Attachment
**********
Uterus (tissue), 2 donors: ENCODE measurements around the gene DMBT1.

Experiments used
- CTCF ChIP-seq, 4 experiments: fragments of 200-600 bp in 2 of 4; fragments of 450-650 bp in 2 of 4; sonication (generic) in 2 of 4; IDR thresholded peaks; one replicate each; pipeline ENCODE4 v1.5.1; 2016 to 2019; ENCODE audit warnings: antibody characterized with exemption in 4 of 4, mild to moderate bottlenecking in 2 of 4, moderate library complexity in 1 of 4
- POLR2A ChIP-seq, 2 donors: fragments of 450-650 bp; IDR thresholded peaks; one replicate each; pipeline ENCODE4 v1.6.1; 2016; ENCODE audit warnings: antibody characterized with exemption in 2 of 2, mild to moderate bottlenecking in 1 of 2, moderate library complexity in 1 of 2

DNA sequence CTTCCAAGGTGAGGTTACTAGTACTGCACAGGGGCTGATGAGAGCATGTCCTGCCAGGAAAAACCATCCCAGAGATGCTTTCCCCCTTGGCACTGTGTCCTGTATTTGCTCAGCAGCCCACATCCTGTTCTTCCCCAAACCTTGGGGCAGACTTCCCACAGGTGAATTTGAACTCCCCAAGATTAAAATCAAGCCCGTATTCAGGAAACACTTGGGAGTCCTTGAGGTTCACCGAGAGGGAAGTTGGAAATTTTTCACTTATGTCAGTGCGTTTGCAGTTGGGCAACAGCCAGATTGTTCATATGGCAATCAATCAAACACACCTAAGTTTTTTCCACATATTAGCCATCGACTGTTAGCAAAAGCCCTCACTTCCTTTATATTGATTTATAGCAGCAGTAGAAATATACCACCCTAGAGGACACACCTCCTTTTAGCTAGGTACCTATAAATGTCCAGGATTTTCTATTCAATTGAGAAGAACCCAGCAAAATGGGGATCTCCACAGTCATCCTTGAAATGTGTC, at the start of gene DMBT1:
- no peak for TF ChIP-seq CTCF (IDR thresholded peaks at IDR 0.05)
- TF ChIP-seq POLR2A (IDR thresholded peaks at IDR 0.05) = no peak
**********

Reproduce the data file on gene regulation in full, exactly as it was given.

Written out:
Uterus (tissue), 2 donors: ENCODE measurements around the gene DMBT1.

Experiments used
- CTCF ChIP-seq, 4 experiments: fragments of 200-600 bp in 2 of 4; fragments of 450-650 bp in 2 of 4; sonication (generic) in 2 of 4; IDR thresholded peaks; one replicate each; pipeline ENCODE4 v1.5.1; 2016 to 2019; ENCODE audit warnings: antibody characterized with exemption in 4 of 4, mild to moderate bottlenecking in 2 of 4, moderate library complexity in 1 of 4
- POLR2A ChIP-seq, 2 donors: fragments of 450-650 bp; IDR thresholded peaks; one replicate each; pipeline ENCODE4 v1.6.1; 2016; ENCODE audit warnings: antibody characterized with exemption in 2 of 2, mild to moderate bottlenecking in 1 of 2, moderate library complexity in 1 of 2

DNA sequence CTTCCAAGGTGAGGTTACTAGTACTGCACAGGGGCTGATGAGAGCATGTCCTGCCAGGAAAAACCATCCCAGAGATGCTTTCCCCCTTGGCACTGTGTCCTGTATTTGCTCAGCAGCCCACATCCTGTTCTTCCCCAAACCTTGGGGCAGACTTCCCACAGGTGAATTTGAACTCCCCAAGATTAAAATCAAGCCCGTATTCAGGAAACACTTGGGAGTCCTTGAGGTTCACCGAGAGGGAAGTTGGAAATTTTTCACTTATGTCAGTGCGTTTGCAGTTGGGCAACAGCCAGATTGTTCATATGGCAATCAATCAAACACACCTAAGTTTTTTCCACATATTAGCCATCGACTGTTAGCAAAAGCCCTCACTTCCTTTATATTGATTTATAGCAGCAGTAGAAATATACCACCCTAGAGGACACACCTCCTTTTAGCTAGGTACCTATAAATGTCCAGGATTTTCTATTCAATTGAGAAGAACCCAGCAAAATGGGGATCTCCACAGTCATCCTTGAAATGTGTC, at the start of gene DMBT1:
- no peak for TF ChIP-seq CTCF (IDR thresholded peaks at IDR 0.05)
- TF ChIP-seq POLR2A (IDR thresholded peaks at IDR 0.05) = no peak